Among them are laborers' cottages, working farms, rural schools, and village shops, many of which feature interpreters who go about their day in an early 19th-century life. Visitors can ask questions and learn about their various trades, including basket-weaving; the carpenter's shop; and a print shop, where you can watch them work.
Right next door is the Transport Museum, where you can clamber aboard steam locomotives and explore its impressive collections of electric trams, fire engines, motorbikes, beautiful vintage cars, and horse-drawn carriages. If you're visiting both sites in one day, leave one to two hours to explore the transport museum.
The same non-profit foundation also operates two other excellent museums, including a living history museum in Omagh, the Ulster American Folk Park. This is dedicated to the mass emigration of Irish to North America during the 18th and 19th centuries and includes homes, workshops, and other buildings with costumed interpreters. The most fascinating exhibit here is the full reproduction of an emigrant ship, allowing visitors to see and feel what it was like to make the arduous ocean crossing.
In Belfast, there is also the Ulster Museum, which contains exhibits about Northern Ireland's natural history and cultural heritage in a traditional museum setting.
Address: 153 Bangor Road, Holywood, Belfast
Official site: http://nmni.com/uftm
9. Dark Hedges
The sight of Dark Hedges' centuries-old beech trees dramatically enveloping the road is so fantastical that even the best photos don't seem real, appearing to be detailed illustrations taken from the pages of a fantasy story instead of a living tunnel that you can walk through in the real world.
Originally planted by the Stuarts in the 18th century, the lane was designed with the express purpose of inspiring awe in travelers as they approached the family's estate. Time has only added to this effect, and today it is one of the most photographed sites in Northern Ireland. Its beauty and grandeur have also made it the perfect backdrop for film and television, most recently featured in Game of Thrones as the "King's Road."
Today, it is a pedestrian-only lane that is free to visit and open to the public at any time of day or night.
Address: Bregagh Road, Stranocum, Ballymoney BT53 8PX, United Kingdom
10. Londonderry (Derry)
The second city of Northern Ireland, Londonderry – or Derry, as it's more commonly known locally – lies where the River Foyle opens out into the sea-lough of the same name. The town has been robbed of part of its natural hinterland of Donegal by the division of Ireland, yet remains an important port and industrial center with a traditional textile industry, chemical and mechanical engineering plants, and ceramics factories.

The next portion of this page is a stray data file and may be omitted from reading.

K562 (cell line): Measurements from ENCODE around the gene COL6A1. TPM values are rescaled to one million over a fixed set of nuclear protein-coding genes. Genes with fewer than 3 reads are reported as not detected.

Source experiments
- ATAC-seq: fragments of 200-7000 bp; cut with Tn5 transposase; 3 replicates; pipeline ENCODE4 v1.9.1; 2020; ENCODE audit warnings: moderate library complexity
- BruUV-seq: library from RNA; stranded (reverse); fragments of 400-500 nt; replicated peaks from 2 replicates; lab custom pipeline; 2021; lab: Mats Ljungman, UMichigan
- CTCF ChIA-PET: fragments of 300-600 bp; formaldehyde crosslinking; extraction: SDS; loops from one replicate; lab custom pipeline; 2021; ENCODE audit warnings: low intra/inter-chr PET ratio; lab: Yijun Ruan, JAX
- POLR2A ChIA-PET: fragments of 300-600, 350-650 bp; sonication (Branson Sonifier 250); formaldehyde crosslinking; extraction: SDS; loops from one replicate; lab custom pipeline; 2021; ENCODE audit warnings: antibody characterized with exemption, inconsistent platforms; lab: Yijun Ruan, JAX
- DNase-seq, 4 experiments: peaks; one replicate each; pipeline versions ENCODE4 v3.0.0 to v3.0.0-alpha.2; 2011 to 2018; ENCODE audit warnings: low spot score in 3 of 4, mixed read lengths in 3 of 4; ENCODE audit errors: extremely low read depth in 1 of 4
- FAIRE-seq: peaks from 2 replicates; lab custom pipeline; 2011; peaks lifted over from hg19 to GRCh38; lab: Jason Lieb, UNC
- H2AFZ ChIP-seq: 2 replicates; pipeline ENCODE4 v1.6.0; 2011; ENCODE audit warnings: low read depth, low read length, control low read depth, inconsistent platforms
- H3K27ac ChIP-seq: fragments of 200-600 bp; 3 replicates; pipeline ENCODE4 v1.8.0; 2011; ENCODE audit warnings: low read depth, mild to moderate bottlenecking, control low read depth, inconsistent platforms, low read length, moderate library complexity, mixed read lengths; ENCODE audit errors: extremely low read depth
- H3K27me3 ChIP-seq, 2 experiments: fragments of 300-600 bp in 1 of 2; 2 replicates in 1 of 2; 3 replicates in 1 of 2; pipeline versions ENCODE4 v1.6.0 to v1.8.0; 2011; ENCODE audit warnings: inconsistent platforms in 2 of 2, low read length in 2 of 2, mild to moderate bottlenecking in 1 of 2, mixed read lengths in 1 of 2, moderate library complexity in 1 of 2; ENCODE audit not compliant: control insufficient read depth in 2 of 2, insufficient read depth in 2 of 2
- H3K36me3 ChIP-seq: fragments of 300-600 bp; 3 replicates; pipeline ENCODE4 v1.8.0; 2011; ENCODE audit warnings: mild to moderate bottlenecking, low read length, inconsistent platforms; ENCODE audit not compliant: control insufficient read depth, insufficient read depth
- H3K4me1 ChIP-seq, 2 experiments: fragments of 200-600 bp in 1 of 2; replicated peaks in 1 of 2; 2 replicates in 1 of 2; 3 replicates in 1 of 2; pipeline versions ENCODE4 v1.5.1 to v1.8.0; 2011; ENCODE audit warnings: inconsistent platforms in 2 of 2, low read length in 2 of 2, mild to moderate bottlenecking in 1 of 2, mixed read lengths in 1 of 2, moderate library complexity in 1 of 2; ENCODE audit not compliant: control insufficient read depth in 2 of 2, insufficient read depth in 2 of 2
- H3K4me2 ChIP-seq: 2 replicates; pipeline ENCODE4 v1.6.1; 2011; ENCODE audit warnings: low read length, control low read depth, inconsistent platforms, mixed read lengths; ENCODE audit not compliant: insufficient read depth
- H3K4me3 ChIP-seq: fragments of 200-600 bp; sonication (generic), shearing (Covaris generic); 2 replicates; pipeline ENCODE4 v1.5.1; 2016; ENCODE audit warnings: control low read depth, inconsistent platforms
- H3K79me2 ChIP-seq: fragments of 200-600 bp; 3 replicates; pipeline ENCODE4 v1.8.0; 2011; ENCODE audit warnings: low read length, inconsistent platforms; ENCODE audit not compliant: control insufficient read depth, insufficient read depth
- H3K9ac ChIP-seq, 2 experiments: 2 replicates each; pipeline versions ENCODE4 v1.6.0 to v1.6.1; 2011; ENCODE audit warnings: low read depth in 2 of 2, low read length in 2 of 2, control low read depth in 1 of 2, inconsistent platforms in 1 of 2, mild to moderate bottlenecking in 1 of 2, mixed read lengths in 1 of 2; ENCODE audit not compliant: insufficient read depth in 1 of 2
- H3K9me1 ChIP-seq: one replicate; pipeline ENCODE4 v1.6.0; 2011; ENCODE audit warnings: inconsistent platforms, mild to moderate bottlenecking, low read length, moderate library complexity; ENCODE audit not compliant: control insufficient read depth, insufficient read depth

With its attractive surroundings it's a popular tourist center and a good base for trips into the Inishowen Peninsula and Donegal in the Republic of Ireland. The town itself has an almost completely preserved circuit of medieval walls and a number of interesting old buildings.
11. Lough Erne
Two connected lakes combine to form Lough Erne, in County Fermanagh, a favorite for fishing, kayaking, or exploring on a day cruise. Castles and manor houses dot its banks, and its islands are a main attraction.
A 12th-century round tower dominates Devenish Island's ruined Augustinian priory, and mysterious carved stone figures on White Island and Boa Island were the work of Celts between AD 400 and 800. The 39-mile Shannon Erne Waterway connects Lough Erne to the River Shannon in Ireland.
More Must-See Destinations near Northern Ireland
Once you have seen the highlights of Northern Ireland, you may want to cross into the Republic of Ireland and explore its capital, Dublin. Or you might consider the options available by ferry from Belfast. Two ferry routes connect Northern Ireland to Scotland, one from Belfast and the other from Larne, each about a two-hour trip. Ferries also depart Belfast for Liverpool, in England, and twice a week ferries travel to the Isle of Man, in the Irish Sea, halfway between England and Ireland.